The number of people attending Church of England (CofE) services in Britain each week has fallen below one million. Church statistics for 2014 show 980,000 attend each week – down from 1,004,300 in 2013. The fall is part of a steady decline of just over 1% a year, with a 12% decrease over the past decade. Speaking in response to the findings, the Bishop of Norwich, Rt Revd Graham James, said: “The 2014 figures are not in any way a surprise. Whilst the recent trend of the past decade continues, it has been anticipated and is being acted on radically. “As part of a prayerful and considered response to these trends the Church is embarking upon the biggest renewal and reform process in over 150 years focusing our resources on prayer, evangelism, discipleship, vocations, leadership and training.
“We do not expect that trend to change imminently or immediately over the next few years due to demographics. We lose approximately 1% of our churchgoers to death each year. Given the age profile of the CofE, the next few years will continue to have downward pressure as people die or become housebound and unable to attend church. “As a Church we are unashamedly committed to following the teachings of Jesus Christ in our worship of God, discipleship and service to the poor and the marginalised. Our confidence, resilience and service is rooted in Jesus.” The stats also showed 2.4 million attended CofE services at Christmas in 2014 and 1.3 million people attended a service at Easter. The Church carried out just under 1,000 weddings, 2,000 baptisms, and almost 3,000 funerals every week of the year.
CHINA IMPRISONS THE PASTOR OF ITS LARGEST OFFICIAL CHURCH
Authorities in China have detained the pastor of the country’s largest official Protestant church, who publicly objected to a government drive to demolish crosses on church buildings. Rights groups say it is part of a larger crackdown on religious freedom in the communist nation. Pastor Gu Yuese, was placed under “residential surveillance in a designated location” in the city of Hangzhou according to U.S.-based Christian rights group China Aid. Gu, who headed Hangzhou’s prominent Chongyi Church, was removed from his post by China’s Three-Self Patriotic Movement (TSPM), the Chinese Communist Party sanctioned authority that regulates churches, 10 days prior to his detention. He had been vocal in his opposition to the government’s destruction of crosses on church buildings, a campaign that began in 2014.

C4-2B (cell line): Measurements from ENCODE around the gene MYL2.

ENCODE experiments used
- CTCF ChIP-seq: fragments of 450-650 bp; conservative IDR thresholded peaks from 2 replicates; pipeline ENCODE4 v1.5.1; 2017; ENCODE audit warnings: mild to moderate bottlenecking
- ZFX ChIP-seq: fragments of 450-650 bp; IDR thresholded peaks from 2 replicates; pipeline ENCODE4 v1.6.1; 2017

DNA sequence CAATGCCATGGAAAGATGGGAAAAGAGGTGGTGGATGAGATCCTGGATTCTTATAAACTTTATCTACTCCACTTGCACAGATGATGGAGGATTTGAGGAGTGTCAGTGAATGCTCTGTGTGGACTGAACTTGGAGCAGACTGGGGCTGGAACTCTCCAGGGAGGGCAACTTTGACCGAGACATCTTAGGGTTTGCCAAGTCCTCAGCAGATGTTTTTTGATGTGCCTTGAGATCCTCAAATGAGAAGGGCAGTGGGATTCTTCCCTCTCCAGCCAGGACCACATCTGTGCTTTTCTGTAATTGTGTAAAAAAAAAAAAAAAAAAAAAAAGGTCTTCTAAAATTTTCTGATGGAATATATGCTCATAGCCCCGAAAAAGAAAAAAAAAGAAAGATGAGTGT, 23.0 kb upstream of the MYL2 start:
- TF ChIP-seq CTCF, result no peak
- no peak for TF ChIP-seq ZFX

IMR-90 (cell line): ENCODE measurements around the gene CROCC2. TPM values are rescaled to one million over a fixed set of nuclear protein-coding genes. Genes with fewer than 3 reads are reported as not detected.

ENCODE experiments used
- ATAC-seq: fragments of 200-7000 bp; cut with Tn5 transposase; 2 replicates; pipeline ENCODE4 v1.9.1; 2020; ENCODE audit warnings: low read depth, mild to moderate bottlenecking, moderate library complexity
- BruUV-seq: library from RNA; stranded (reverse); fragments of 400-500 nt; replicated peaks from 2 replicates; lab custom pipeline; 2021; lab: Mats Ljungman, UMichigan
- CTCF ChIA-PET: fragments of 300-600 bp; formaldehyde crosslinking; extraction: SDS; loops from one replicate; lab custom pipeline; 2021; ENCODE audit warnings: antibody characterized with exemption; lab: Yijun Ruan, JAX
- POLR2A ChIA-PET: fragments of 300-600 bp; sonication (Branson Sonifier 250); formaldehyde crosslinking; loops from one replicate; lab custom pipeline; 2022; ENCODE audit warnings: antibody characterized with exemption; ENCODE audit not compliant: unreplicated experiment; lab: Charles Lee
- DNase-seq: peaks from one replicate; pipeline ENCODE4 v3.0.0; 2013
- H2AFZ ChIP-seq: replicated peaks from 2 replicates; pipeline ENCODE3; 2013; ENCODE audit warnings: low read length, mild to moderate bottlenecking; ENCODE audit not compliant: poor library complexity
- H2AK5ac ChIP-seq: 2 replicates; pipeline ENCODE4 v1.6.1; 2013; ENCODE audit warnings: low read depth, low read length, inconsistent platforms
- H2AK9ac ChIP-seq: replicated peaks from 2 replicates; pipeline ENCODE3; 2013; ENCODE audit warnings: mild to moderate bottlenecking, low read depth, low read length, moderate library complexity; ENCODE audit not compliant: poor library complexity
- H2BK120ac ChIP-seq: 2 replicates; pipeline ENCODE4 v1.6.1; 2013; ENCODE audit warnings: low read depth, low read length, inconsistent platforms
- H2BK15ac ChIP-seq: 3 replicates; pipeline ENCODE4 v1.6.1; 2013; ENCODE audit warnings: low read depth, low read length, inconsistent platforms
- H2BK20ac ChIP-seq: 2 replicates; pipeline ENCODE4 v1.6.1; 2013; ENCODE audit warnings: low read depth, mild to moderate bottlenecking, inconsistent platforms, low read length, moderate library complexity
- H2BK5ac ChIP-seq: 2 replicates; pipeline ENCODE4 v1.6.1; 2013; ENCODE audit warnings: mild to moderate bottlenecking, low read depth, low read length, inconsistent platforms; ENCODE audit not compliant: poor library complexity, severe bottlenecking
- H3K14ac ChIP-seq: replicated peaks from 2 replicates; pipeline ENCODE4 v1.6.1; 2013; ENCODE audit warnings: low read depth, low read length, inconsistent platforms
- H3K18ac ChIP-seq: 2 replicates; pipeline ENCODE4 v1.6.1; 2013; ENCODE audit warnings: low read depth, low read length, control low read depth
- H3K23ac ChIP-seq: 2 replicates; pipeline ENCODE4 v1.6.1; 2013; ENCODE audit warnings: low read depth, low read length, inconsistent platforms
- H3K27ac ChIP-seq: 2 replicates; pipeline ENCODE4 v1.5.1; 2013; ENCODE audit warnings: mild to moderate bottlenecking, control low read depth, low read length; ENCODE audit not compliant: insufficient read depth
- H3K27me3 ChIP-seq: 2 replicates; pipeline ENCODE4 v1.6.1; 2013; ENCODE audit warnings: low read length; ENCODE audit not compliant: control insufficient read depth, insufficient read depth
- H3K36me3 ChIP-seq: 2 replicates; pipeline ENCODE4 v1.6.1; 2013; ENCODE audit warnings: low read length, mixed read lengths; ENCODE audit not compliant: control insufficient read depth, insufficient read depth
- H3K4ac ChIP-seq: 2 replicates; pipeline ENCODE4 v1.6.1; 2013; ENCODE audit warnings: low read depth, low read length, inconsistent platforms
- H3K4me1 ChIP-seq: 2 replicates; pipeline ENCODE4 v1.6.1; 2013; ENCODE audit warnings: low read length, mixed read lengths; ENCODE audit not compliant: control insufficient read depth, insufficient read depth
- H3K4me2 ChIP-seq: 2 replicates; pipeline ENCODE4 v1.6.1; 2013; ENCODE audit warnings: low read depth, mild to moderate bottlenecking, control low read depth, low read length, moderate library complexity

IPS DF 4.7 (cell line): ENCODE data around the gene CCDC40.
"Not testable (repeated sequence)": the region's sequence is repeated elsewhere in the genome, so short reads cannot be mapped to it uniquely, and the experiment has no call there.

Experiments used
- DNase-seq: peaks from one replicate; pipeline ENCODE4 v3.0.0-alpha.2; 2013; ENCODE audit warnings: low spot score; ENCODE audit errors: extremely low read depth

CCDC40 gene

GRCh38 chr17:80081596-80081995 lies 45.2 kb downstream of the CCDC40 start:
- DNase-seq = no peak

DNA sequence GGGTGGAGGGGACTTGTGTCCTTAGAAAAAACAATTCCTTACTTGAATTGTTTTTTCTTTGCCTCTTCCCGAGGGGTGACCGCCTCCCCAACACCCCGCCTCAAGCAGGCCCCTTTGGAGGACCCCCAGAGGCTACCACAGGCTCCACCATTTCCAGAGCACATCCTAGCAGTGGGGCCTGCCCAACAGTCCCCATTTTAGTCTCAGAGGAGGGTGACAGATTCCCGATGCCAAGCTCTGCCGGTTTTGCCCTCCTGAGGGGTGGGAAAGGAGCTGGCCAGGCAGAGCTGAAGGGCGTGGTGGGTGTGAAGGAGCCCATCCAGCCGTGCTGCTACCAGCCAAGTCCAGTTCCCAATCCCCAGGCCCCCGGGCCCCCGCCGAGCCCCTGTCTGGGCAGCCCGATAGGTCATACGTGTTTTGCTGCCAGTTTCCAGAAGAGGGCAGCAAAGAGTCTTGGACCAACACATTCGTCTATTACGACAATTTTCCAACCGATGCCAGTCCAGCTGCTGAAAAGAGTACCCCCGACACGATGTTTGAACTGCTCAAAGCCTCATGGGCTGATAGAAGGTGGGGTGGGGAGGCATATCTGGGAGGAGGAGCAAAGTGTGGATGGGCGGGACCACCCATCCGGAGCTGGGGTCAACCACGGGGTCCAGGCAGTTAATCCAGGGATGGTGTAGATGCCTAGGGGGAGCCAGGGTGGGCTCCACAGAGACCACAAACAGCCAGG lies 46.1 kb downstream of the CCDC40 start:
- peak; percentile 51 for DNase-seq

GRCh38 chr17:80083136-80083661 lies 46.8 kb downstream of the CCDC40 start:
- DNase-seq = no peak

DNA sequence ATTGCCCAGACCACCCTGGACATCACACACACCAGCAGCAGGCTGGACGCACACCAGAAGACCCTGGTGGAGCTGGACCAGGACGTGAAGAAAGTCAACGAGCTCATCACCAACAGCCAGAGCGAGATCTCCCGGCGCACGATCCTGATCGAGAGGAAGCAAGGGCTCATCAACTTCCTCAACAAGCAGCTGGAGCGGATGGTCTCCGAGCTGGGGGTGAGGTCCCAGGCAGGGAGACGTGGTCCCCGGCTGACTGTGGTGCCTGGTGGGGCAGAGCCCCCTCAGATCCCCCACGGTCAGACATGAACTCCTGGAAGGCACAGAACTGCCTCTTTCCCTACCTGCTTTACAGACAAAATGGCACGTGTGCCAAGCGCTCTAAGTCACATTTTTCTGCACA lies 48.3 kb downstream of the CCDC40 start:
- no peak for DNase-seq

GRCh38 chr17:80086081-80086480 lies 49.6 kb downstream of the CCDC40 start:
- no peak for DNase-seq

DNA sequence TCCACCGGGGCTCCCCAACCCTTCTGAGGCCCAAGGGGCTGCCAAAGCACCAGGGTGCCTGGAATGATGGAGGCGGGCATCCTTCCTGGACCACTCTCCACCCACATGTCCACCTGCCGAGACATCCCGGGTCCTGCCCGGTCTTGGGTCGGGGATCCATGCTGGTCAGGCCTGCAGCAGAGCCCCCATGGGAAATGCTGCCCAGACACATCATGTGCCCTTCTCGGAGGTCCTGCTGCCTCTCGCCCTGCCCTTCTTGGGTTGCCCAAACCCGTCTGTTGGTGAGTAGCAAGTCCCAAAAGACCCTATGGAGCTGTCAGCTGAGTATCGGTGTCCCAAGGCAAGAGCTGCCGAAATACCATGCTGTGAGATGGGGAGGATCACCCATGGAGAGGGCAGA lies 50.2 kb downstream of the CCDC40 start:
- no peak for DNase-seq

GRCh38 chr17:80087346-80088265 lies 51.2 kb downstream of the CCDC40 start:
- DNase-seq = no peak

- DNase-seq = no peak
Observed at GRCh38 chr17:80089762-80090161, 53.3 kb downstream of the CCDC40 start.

“His arrest marks a major escalation in the crackdown against those who oppose the forced demolition of crosses,” Bob Fu, president and founder of China Aid, said “He is the highest-ranking national church leader arrested since the Cultural Revolution.” The pastor’s wife Zhou Lianmei has also gone missing, and family members believe she has been taken into custody as well. Gu’s imprisonment has reportedly caused a wave of alarm across China’s evangelical community, with growing fears that the authoritarian government’s increasing proclivity to silence dissenting voices has extended to the religious sphere. “This is really quite an escalation,” Fu told the Christian Science Monitor. “It sends a signal to silence any potential future dissenting voices from within the church. It tells everyone to shut up.”
Please pray for our brothers and sisters in north-eastern Nigeria, whose village has been attacked by Boko Haram gunmen. The Islamist terrorists, who were dressed in soldiers’ uniforms, attacked the village of Dalori, six miles from the city of Maiduguri. They arrived on motorcycles and in trucks and killed between 50 and 65 villagers. They burned some to death in their homes – including children. A further 70 were injured. Boko Haram suicide bombers also carried out raids in neighbouring Chad. Release’s Nigerian partner says Boko Haram is rolling back recent gains against them by the military. The country’s President Muhammadu Buhari vowed to defeat the insurgents by the end of last year.
* that the Lord will comfort our brothers and sisters in Dalori and elsewhere who have lost loved ones to Boko Haram or been injured by their violence.
• that Nigeria’s Christians will stand firm in their faith and be sensitive to the leading of the Lord. Ask God to open the eyes of their persecutors to the truth of the Gospel.
• that Nigeria’s Government will implement an effective strategy to provide protection for Christians under attack from Boko Haram and other militant groups.